New materials include high strength and lightweight composite materials, components and materials such as permanent batteries, biomedical polymer materials. In environmental preservation research we are working on wastewater treatment and air purification. In the fields of agricultural and food, collaborative research on high yield crops, postharvest storage, prevention of food-poisoning is in progress. Recently, international collaborative research on patient meals is under way. Last but not least, in relation to radioactive isotope field, extensive international cooperation is being made ranging from non- destructive testing of large facilities to biological phenomena.
In particular, we signed an MOU with IBMP, Russian medical research institute, and are doing joint research on certification of sterilized food and growth of organism in space, and we held a joint seminar with Takasaki Advanced Radiation Research Institute of Japan Atomic Energy Agency (JAEA) from May 29, 2012 to June 1, 2012. We also signed an MOU with radiation research institute in Cheongdo, China and radiation research institute of Vietnam Atomic Energy Commission (VAEC) and are working to cooperate jointly in technology development, and to provide training for Vietnam experts. Our institute will also provide technical assistance in Cambodia, the Philippines, Indonesia and Mongolia.

Q. We can say ARTI has come one step closer to radiation science technology powerhouse with the designation. What do you think is the most important in international cooperation?

Radiation technology is knowledge based and it is not too much to say that it is the battleground for ideas. Realizing ideas successfully starts with originality and determined by enthusiasm and perseverance. The essence of originality lies in practice and experience. So, I think international cooperation means bench marking, exchange of information and network enlargement.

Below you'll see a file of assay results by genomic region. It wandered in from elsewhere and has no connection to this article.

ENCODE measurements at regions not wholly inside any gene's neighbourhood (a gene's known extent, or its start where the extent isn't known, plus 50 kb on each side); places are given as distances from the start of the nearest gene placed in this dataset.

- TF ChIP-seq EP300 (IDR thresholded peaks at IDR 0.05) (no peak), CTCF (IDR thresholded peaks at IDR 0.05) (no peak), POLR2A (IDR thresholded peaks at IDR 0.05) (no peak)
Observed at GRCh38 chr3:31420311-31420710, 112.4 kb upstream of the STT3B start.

Our institute has conducted various research and development projects in the radiation fusion technology, acquiring world class technology and paving the way for originality. Now it’s time we play a leading role in cutting-edge radiation fusion and complex technology through more active international cooperation, and it’s time for us to establish a hub of international cooperation that seeks peaceful coexistence with international community through technology donation.

Q. Last question, what are your plans with regard to R&D projects and training activities and the ultimate goal of ARTI?

The government is planning to promote radiation industry and enhance R&D capabilities in radiation technology to the level of advanced countries. ARTI is planning to contribute to the development of domestic radiation industry with the aim to developing radiation fusion and complex technology for the peace and well-being of the entire mankind and to pursuing win-win growth with cooperating countries. Particularly for domestic companies that haven't been able to secure the market due to imported equipment and foreign technology, we will develop differentiated technology and create new markets for them so that they can obtain more than 50% domestic market share. We will do our best in serving as a steppingstone so that Korea can mark the beginning of the Silk Road in radiation technology

 

<27-06-2012 >